Population size fails to explain evolution of complex culture

April 5, 2016, Eindhoven University of Technology
Population size fails to explain evolution of complex culture
The Venus from Hohle Fels, a mammoth ivory, Aurignacian, aged about 35-40000 years. Widely regarded as the oldest undisputed example of human figurative prehistoric art yet discovered and therefore of human behavioural modernity. Credit: Wikimedia Commons / Thilo Parg

There is a growing consensus among archaeologists and anthropologists that the size of a population determines its ability to develop as well as to maintain complex culture. This view is however severely compromised by a paper published this week in the Proceedings of the National Academy of Sciences (PNAS) by a research team including technology philosopher Krist Vaesen of the Eindhoven University of Technology.

Archeologists observe a fairly sudden appearance of behavioural modernity, such as complex technologies, abstract and realistic art and , some 40,000 years ago, in the Later Stone Age. For decades archeologists and antropologists are looking for an explanation for these and other 'cultural revolutions', and in this way finding the origin of human culture. Since ten years or so the predominant theory says the driving factor would be growing .

Severely compromised

The logic seems inescapable indeed. The bigger the , the higher the probability it contains an Einstein. Hence, bigger populations are more likely to develop complex culture. But this consensus view is however severely compromised by a paper published this week in the Proceedings of the National Academy of Sciences (PNAS) by a research team including technology philosopher Krist Vaesen from Eindhoven University of Technology (working in the Philosopy & Ethics group of the faculty Industrial Engineering and Innovation Sciences), along with archeologists from Simon Fraser University, La Trobe University and Leiden University. They refute this demography hypothesis with a growing body of ethnographic evidence.

Critical flaws

The authors reveal critical flaws both in the theoretical models and the empirical evidence behind such demographic interpretations of cultural innovation. The models support a relationship between population size and cultural complexity only for a restricted set of extremely implausible conditions. A critical analysis of the available archaeological evidence suggests that there are simply no data to infer that behavioural modernity emerged in a period of population growth or that the size of a population directly influences the rate of innovation in a society's technological repertoire.

Back to the drawing board

Hence, archaeologists may need to go back to the drawing board. the idea behind the demography hypothesis is attractive in its simplicity. But complex questions by definition demand complex answers. For the evolution of complex culture, no satisfying answer is available yet. The question of the emergence of complex culture remains as elusive as ever.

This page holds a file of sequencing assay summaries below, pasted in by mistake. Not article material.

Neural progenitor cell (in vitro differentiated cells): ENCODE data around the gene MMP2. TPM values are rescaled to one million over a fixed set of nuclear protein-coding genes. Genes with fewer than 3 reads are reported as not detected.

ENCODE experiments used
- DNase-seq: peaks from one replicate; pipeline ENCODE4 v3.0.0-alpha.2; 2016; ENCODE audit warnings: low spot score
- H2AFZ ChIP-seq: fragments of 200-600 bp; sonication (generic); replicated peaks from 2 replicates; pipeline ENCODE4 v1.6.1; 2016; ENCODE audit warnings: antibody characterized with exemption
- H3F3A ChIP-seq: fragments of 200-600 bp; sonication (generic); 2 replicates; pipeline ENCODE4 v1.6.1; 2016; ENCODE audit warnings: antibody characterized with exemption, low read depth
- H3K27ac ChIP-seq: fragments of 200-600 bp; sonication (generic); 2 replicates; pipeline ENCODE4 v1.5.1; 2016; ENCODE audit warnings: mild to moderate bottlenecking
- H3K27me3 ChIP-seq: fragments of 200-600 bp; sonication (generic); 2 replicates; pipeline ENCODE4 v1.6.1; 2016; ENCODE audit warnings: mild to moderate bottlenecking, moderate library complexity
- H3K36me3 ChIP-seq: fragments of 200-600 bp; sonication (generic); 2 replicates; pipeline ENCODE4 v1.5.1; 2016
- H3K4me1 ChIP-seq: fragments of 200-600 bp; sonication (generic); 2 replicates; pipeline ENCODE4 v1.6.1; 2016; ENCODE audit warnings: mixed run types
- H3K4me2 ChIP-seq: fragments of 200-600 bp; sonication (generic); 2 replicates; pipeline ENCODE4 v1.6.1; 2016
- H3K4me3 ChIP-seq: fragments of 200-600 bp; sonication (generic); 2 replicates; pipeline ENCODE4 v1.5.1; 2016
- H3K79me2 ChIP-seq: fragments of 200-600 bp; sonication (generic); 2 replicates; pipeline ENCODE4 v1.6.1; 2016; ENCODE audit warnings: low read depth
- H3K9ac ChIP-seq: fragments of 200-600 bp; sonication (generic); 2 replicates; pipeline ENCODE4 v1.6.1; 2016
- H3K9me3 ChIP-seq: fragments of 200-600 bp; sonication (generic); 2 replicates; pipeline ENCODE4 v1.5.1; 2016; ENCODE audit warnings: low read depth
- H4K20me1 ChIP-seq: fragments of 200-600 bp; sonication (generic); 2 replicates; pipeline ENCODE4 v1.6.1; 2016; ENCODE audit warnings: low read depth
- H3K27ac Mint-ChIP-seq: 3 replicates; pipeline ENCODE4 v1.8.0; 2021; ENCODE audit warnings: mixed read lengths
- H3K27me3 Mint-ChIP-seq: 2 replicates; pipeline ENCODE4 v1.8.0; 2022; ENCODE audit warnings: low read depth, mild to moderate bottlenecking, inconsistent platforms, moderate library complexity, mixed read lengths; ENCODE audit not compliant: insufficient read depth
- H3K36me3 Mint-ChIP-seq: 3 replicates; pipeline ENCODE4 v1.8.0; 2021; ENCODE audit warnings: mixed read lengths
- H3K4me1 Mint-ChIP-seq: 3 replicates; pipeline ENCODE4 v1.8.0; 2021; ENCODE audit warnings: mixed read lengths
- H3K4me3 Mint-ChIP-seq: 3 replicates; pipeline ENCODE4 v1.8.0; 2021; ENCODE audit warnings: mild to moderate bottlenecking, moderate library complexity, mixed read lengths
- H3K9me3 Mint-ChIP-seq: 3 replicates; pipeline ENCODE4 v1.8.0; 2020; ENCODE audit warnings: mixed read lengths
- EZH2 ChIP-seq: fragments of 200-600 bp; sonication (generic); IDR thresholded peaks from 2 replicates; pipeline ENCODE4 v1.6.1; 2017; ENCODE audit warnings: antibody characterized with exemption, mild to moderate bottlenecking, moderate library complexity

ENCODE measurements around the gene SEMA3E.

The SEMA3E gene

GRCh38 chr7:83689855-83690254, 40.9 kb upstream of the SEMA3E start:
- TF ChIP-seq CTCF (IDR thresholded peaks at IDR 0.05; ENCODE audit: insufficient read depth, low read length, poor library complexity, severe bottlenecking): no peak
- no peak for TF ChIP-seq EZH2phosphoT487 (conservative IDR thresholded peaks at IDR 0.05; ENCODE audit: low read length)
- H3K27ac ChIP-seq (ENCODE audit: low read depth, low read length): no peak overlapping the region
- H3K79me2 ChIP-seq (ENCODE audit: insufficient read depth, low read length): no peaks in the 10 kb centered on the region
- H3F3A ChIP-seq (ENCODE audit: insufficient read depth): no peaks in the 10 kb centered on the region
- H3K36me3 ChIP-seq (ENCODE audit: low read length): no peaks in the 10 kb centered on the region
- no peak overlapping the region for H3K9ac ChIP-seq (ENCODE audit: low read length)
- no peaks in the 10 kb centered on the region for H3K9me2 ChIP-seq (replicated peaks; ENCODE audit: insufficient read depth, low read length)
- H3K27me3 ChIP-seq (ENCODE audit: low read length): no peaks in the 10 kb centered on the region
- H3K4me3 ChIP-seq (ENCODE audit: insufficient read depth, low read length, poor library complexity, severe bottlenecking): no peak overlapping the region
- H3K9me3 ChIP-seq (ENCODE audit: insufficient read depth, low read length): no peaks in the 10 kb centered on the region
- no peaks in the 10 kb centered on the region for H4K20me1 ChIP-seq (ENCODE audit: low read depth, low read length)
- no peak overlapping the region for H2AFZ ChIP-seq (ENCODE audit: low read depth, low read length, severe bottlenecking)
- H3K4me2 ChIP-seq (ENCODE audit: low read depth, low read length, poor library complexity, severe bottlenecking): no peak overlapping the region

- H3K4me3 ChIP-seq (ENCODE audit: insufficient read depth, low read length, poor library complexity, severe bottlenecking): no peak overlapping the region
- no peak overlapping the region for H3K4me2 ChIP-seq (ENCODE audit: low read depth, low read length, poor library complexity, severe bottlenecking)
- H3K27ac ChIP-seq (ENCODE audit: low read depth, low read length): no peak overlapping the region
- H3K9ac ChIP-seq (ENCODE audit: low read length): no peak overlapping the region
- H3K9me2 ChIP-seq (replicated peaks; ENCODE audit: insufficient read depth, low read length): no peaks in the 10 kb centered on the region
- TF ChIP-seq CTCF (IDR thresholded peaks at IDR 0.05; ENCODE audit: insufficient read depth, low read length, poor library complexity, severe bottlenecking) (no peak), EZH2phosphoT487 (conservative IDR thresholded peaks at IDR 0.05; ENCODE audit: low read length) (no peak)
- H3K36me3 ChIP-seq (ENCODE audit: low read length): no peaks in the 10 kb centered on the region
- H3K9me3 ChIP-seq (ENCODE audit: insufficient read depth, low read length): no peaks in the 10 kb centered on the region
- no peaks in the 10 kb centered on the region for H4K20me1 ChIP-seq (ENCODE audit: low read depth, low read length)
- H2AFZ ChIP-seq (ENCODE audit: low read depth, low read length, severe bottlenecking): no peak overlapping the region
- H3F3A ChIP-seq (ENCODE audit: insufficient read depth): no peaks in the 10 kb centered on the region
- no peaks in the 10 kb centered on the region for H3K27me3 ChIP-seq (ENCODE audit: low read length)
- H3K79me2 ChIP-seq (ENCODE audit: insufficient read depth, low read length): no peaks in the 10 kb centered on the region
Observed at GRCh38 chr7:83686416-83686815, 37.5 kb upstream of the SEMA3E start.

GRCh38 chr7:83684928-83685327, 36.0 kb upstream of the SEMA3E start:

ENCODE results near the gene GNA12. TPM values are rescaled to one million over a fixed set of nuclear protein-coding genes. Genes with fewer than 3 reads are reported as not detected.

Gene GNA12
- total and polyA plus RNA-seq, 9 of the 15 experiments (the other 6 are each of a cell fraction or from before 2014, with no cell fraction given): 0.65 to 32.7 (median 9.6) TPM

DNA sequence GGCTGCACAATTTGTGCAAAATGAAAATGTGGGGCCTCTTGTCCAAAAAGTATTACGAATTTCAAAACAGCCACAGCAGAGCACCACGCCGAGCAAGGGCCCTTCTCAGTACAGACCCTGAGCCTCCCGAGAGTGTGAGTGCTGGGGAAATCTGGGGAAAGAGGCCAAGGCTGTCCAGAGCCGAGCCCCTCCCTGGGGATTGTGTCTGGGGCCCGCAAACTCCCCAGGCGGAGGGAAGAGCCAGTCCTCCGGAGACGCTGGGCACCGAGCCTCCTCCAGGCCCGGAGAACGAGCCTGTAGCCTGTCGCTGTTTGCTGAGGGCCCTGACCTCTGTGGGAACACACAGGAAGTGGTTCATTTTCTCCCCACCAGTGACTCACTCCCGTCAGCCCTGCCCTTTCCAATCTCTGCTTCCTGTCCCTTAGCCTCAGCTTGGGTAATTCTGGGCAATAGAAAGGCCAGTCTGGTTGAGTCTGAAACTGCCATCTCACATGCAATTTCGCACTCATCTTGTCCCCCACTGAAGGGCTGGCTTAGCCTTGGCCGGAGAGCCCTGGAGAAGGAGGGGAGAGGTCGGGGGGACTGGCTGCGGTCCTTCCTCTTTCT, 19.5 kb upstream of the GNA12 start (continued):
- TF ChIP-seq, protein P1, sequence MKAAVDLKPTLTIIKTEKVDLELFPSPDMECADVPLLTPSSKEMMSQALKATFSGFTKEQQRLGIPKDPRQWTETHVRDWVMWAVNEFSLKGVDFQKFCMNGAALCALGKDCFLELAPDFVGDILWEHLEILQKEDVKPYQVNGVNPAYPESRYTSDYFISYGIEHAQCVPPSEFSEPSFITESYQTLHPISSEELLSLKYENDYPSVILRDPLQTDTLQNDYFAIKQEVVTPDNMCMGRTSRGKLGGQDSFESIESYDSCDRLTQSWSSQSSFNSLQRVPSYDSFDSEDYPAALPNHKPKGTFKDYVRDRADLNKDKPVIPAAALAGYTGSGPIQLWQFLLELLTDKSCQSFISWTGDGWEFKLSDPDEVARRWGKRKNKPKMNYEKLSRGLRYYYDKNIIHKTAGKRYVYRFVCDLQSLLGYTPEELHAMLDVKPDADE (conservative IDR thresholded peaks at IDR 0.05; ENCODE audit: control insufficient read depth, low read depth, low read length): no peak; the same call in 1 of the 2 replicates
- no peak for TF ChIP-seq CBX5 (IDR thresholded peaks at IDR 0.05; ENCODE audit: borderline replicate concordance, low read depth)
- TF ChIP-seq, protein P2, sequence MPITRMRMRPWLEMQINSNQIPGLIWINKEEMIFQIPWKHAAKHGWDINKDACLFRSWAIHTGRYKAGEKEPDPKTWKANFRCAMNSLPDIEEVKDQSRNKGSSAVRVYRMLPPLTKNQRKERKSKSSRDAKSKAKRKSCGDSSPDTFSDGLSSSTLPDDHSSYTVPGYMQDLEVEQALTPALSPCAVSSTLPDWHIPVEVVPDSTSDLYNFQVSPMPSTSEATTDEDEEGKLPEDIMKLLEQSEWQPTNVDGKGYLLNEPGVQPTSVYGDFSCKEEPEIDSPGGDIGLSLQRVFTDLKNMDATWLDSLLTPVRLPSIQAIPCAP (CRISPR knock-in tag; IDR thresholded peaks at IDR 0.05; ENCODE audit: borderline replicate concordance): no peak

Explore further: More connectivity does not always lead to more complex technology

More information: Population size does not explain past changes in cultural complexity, PNAS, www.pnas.org/cgi/doi/10.1073/pnas.1520288113

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Steve 200mph Cruiz
2.7 / 5 (3) Apr 05, 2016
Art is the essence of cool.
There wasn't any point to the best stone hide scraper in the greater county area, maybe in your tribe, but no one outside would be impressed, they were functionally all similar

Technology simply had to advance to the point that there was actually a real benefit to society by having dedicated craftsmen. It's an exponential thing.
RobertKarlStonjek
4.5 / 5 (2) Apr 05, 2016
Cultural elements will have appeared from the beginning of the H.Sapiens lineage if not before but these can only be sustained if their is a sufficiently diverse and complex culture already in existence, something that requires a quorum of minds to sustain it.

A Newton or Einstein would not have had a significant impact in our hunter gatherer past and may not have had any impact even as recently as 1,000 years ago or less because the linguistic and conceptual tools for explaining their thinking and the academy needed to sustain it were not present.

Thus the population is needed to sustain and retain cultural contribution sufficiently for a more complex and intricate culture to evolve.

Specialisation, the other essential component, can only be sustained in larger populations. Each individual in a Hunter-gatherer society tends to each have the knowledge and ability of almost the whole tribe.
torbjorn_b_g_larsson
2.3 / 5 (3) Apr 09, 2016
The paper is handwaving how to make and test models. A trash paper.

I wonder how it got through peer review?
NoStrings
1 / 5 (1) Apr 10, 2016
A more interesting question is: where there this grossly obese females 40K years ago? If so, maybe a shamanessess? This would mean the ability of survive being supported by a group. Therefore: 1. Culture, 2. Specialization, 3. Having the craftsmen make figurines in her unusual and revered likeness. Now, it doesnt take an Einstein to carve a figurine. Go to any village on Papua, or any primitive society, and you will see. It takes a couple of generations of trial and error, but again, a shaman culture would give a basis for this to happen.

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